89:38 But you have spurned 1 and rejected him;
you are angry with your chosen king. 2
89:39 You have repudiated 3 your covenant with your servant; 4
you have thrown his crown to the ground. 5
89:40 You have broken down all his 6 walls;
you have made his strongholds a heap of ruins.
89:41 All who pass by 7 have robbed him;
he has become an object of disdain to his neighbors.
89:42 You have allowed his adversaries to be victorious, 8
and all his enemies to rejoice.
89:43 You turn back 9 his sword from the adversary, 10
and have not sustained him in battle. 11
89:44 You have brought to an end his splendor, 12
and have knocked 13 his throne to the ground.
89:45 You have cut short his youth, 14
and have covered him with shame. (Selah)
1 tn The Hebrew construction (conjunction + pronoun, followed by the verb) draws attention to the contrast between what follows and what precedes.
2 tn Heb “your anointed one.” The Hebrew phrase מְשִׁיחֶךָ (mÿshikhekha, “your anointed one”) refers here to the Davidic king (see Pss 2:2; 18:50; 20:6; 28:8; 84:9; 132:10, 17).
3 tn The Hebrew verb appears only here and in Lam 2:7.
4 tn Heb “the covenant of your servant.”
5 tn Heb “you dishonor [or “desecrate”] on the ground his crown.”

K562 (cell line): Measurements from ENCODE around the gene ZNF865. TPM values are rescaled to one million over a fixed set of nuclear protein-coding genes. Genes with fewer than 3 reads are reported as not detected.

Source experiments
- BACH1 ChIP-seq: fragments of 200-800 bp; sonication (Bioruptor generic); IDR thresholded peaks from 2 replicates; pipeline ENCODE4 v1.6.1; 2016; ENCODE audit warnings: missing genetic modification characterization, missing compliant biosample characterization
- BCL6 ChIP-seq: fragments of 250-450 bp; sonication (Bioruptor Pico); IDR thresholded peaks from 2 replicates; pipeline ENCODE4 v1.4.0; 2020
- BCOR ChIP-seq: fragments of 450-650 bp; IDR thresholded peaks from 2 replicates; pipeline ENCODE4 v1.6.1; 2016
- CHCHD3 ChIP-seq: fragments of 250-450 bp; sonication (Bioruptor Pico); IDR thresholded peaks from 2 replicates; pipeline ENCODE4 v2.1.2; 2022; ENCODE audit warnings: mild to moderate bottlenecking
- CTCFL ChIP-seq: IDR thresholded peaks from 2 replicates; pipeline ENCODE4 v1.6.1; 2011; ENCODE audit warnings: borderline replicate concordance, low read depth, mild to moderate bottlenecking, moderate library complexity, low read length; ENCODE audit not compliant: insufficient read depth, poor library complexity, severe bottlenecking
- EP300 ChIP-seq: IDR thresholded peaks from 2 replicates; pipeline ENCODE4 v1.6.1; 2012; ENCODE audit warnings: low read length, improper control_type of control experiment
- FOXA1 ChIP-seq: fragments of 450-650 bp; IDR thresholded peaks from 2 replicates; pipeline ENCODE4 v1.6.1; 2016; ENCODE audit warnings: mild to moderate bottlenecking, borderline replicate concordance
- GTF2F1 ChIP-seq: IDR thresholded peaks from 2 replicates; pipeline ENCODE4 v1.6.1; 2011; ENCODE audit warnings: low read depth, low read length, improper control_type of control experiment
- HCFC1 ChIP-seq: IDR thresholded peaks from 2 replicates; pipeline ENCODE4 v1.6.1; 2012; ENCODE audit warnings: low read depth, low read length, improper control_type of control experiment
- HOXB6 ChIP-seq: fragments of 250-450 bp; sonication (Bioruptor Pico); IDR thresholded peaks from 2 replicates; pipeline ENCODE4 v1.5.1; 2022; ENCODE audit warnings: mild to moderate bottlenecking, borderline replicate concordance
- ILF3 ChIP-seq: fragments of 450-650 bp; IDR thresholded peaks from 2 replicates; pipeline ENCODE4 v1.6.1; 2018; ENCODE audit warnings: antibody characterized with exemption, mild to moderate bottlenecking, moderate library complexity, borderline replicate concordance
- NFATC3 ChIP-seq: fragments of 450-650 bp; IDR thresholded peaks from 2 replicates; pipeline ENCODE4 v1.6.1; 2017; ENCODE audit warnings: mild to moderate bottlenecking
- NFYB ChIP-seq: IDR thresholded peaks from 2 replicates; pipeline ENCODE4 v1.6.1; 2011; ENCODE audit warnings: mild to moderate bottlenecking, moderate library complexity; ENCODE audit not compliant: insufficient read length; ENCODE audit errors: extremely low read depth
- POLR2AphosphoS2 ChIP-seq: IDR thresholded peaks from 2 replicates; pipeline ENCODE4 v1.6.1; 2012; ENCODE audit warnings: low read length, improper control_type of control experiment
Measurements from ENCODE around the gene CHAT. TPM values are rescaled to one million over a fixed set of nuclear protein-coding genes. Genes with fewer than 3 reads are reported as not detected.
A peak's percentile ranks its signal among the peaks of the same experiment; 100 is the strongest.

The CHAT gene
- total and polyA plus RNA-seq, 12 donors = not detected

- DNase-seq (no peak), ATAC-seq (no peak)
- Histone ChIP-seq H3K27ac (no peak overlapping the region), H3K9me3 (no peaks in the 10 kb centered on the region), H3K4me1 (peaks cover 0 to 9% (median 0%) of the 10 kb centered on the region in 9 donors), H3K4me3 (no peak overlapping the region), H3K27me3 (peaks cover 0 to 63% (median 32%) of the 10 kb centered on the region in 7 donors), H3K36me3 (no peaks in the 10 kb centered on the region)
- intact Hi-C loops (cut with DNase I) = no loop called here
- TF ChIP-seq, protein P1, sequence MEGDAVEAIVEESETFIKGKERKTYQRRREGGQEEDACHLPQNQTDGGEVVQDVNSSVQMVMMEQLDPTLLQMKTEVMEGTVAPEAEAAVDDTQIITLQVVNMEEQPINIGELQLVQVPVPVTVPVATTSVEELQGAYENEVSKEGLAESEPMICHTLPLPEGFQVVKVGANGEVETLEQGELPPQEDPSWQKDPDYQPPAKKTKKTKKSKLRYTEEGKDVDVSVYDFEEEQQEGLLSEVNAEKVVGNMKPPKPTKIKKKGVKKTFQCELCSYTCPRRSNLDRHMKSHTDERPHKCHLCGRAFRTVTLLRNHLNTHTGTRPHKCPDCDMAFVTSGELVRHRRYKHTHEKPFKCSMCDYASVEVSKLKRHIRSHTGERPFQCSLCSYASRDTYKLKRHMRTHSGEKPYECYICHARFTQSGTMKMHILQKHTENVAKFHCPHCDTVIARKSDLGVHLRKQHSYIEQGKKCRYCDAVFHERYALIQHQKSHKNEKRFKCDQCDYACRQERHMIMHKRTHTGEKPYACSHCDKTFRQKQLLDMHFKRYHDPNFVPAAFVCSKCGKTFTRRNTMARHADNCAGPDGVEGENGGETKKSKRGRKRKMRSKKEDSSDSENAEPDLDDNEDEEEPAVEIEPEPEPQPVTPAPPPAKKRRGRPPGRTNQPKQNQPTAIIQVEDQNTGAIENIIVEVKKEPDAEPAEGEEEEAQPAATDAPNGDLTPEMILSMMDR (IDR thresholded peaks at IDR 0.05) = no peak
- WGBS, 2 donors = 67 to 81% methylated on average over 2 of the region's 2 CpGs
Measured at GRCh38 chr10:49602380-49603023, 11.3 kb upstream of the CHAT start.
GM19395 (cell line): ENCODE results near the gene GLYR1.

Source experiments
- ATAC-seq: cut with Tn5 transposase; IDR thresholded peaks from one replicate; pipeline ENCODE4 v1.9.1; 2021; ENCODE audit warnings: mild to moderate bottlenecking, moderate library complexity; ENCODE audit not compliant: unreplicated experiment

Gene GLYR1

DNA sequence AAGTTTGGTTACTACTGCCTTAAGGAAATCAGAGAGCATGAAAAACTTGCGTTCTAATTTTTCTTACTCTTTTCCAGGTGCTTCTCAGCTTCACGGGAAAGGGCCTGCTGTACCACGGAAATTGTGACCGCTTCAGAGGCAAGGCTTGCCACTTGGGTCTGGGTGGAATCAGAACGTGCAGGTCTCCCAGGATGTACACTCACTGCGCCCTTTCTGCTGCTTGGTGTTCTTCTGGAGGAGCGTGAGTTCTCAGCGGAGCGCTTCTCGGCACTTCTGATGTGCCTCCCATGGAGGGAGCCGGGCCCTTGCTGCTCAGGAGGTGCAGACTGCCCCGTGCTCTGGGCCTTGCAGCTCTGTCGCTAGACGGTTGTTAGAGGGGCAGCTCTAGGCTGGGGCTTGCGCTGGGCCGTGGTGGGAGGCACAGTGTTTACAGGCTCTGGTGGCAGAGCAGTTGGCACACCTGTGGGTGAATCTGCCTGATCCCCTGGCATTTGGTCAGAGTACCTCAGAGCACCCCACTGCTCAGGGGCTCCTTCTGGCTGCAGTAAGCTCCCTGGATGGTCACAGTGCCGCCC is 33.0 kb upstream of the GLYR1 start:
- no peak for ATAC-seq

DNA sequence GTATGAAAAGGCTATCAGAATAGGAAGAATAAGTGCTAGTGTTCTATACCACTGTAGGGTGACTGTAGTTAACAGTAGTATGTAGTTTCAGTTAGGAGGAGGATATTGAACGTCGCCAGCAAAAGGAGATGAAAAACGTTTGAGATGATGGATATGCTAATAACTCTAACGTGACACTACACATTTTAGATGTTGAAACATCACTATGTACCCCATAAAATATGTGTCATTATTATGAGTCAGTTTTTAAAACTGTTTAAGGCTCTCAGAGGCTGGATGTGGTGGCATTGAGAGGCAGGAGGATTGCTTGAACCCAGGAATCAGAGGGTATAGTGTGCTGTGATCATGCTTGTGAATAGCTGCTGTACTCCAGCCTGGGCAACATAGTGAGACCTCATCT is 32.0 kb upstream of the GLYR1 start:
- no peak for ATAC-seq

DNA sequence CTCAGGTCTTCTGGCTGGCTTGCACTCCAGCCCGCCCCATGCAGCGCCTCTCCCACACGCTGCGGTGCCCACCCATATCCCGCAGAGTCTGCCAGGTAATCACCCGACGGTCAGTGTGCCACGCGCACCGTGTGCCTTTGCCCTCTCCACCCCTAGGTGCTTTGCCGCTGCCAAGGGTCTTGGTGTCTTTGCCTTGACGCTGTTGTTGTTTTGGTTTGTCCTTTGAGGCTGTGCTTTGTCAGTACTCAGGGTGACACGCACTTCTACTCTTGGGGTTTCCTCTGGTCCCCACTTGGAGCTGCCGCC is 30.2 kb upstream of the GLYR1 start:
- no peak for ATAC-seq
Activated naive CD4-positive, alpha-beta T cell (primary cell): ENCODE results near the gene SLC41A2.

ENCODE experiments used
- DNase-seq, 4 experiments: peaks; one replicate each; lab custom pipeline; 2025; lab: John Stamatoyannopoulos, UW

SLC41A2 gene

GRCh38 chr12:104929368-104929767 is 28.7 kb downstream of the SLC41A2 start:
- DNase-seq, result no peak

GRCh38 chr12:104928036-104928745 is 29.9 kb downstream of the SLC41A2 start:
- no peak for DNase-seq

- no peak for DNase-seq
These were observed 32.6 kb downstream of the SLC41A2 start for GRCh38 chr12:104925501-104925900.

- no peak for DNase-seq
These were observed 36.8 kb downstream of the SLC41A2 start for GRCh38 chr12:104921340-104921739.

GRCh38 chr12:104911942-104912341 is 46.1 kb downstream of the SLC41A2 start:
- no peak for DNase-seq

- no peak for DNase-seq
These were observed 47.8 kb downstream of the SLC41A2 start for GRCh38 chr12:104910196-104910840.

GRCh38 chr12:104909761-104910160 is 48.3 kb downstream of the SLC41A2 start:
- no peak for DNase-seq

6 tn The king here represents the land and cities over which he rules.
7 tn Heb “all the passersby on the road.”
8 tn Heb “you have lifted up the right hand of his adversaries.” The idiom “the right hand is lifted up” refers to victorious military deeds (see Pss 89:13; 118:16).
9 tn The perfect verbal form predominates in vv. 38-45. The use of the imperfect in this one instance may be for rhetorical effect. The psalmist briefly lapses into dramatic mode, describing the king’s military defeat as if it were happening before his very eyes.
10 tc Heb “you turn back, rocky summit, his sword.” The Hebrew term צוּר (tsur, “rocky summit”) makes no sense here, unless it is a divine title understood as vocative, “you turn back, O Rocky Summit, his sword.” Some emend the form to צֹר (tsor, “flint”) on the basis of Josh 5:2, which uses the phrase חַרְבוֹת צֻרִים (kharvot tsurim, “flint knives”). The noun צֹר (tsor, “flint”) can then be taken as “flint-like edge,” indicating the sharpness of the sword. Others emend the form to אָחוֹר (’akhor, “backward”) or to מִצַּר (mitsar, “from the adversary”). The present translation reflects the latter, assuming an original reading תָּשִׁיב מִצָּר חַרְבּוֹ (tashiv mitsar kharbo), which was corrupted to תָּשִׁיב צָר חַרְבּוֹ (tashiv tsar kharbo) by virtual haplography (confusion of bet/mem is well-attested) with צָר (tsar, “adversary”) then being misinterpreted as צוּר in the later tradition.
11 tn Heb “and you have not caused him to stand in the battle.”
12 tc The Hebrew text appears to read, “you have brought to an end from his splendor,” but the form מִטְּהָרוֹ (mittÿharo) should be slightly emended (the daghesh should be removed from the tet [ת]) and read simply “his splendor” (the initial mem [מ] is not the preposition, but a nominal prefix).
13 tn The Hebrew verb מָגַר (magar) occurs only here and perhaps in Ezek 21:17.
14 tn Heb “the days of his youth” (see as well Job 33:25).